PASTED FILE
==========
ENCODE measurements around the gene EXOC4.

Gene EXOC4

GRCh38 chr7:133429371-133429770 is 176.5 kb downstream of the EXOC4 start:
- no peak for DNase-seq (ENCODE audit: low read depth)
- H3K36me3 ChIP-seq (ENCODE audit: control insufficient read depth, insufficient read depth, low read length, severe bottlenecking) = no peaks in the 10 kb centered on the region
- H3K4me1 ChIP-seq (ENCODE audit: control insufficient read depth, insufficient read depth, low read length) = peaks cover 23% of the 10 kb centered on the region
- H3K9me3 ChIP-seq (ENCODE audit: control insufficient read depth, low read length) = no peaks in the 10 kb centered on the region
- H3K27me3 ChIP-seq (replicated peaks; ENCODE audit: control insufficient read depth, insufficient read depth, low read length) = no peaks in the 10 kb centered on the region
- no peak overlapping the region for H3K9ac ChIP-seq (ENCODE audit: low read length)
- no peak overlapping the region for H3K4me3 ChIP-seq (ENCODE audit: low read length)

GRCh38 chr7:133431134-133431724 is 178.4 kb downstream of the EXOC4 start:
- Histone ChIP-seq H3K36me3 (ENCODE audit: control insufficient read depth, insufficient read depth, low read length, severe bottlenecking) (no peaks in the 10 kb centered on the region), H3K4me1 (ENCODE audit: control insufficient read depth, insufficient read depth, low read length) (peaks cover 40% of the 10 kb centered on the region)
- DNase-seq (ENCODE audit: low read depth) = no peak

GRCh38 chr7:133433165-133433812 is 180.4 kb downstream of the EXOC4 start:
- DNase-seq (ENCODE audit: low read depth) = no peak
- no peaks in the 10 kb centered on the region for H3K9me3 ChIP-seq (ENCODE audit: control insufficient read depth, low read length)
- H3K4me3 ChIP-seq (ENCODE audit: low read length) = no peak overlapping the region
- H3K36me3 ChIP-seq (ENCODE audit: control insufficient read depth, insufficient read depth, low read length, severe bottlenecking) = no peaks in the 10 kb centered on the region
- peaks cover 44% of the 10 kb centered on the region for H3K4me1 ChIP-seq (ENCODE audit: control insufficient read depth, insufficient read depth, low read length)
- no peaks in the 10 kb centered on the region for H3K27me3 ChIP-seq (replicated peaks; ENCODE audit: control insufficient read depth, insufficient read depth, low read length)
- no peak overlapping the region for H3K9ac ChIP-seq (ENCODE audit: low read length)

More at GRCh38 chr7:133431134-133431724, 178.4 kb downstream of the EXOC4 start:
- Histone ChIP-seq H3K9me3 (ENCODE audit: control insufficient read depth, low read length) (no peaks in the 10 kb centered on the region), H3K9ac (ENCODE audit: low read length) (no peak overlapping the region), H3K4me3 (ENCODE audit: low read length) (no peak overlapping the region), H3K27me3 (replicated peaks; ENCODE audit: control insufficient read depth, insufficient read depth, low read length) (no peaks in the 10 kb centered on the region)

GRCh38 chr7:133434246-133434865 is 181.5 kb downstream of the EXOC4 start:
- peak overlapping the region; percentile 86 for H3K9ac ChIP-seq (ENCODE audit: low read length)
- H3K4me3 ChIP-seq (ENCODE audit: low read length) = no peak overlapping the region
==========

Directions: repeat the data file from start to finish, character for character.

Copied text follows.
ENCODE measurements around the gene EXOC4.

Gene EXOC4

GRCh38 chr7:133429371-133429770 is 176.5 kb downstream of the EXOC4 start:
- no peak for DNase-seq (ENCODE audit: low read depth)
- H3K36me3 ChIP-seq (ENCODE audit: control insufficient read depth, insufficient read depth, low read length, severe bottlenecking) = no peaks in the 10 kb centered on the region
- H3K4me1 ChIP-seq (ENCODE audit: control insufficient read depth, insufficient read depth, low read length) = peaks cover 23% of the 10 kb centered on the region
- H3K9me3 ChIP-seq (ENCODE audit: control insufficient read depth, low read length) = no peaks in the 10 kb centered on the region
- H3K27me3 ChIP-seq (replicated peaks; ENCODE audit: control insufficient read depth, insufficient read depth, low read length) = no peaks in the 10 kb centered on the region
- no peak overlapping the region for H3K9ac ChIP-seq (ENCODE audit: low read length)
- no peak overlapping the region for H3K4me3 ChIP-seq (ENCODE audit: low read length)

GRCh38 chr7:133431134-133431724 is 178.4 kb downstream of the EXOC4 start:
- Histone ChIP-seq H3K36me3 (ENCODE audit: control insufficient read depth, insufficient read depth, low read length, severe bottlenecking) (no peaks in the 10 kb centered on the region), H3K4me1 (ENCODE audit: control insufficient read depth, insufficient read depth, low read length) (peaks cover 40% of the 10 kb centered on the region)
- DNase-seq (ENCODE audit: low read depth) = no peak

GRCh38 chr7:133433165-133433812 is 180.4 kb downstream of the EXOC4 start:
- DNase-seq (ENCODE audit: low read depth) = no peak
- no peaks in the 10 kb centered on the region for H3K9me3 ChIP-seq (ENCODE audit: control insufficient read depth, low read length)
- H3K4me3 ChIP-seq (ENCODE audit: low read length) = no peak overlapping the region
- H3K36me3 ChIP-seq (ENCODE audit: control insufficient read depth, insufficient read depth, low read length, severe bottlenecking) = no peaks in the 10 kb centered on the region
- peaks cover 44% of the 10 kb centered on the region for H3K4me1 ChIP-seq (ENCODE audit: control insufficient read depth, insufficient read depth, low read length)
- no peaks in the 10 kb centered on the region for H3K27me3 ChIP-seq (replicated peaks; ENCODE audit: control insufficient read depth, insufficient read depth, low read length)
- no peak overlapping the region for H3K9ac ChIP-seq (ENCODE audit: low read length)

More at GRCh38 chr7:133431134-133431724, 178.4 kb downstream of the EXOC4 start:
- Histone ChIP-seq H3K9me3 (ENCODE audit: control insufficient read depth, low read length) (no peaks in the 10 kb centered on the region), H3K9ac (ENCODE audit: low read length) (no peak overlapping the region), H3K4me3 (ENCODE audit: low read length) (no peak overlapping the region), H3K27me3 (replicated peaks; ENCODE audit: control insufficient read depth, insufficient read depth, low read length) (no peaks in the 10 kb centered on the region)

GRCh38 chr7:133434246-133434865 is 181.5 kb downstream of the EXOC4 start:
- peak overlapping the region; percentile 86 for H3K9ac ChIP-seq (ENCODE audit: low read length)
- H3K4me3 ChIP-seq (ENCODE audit: low read length) = no peak overlapping the region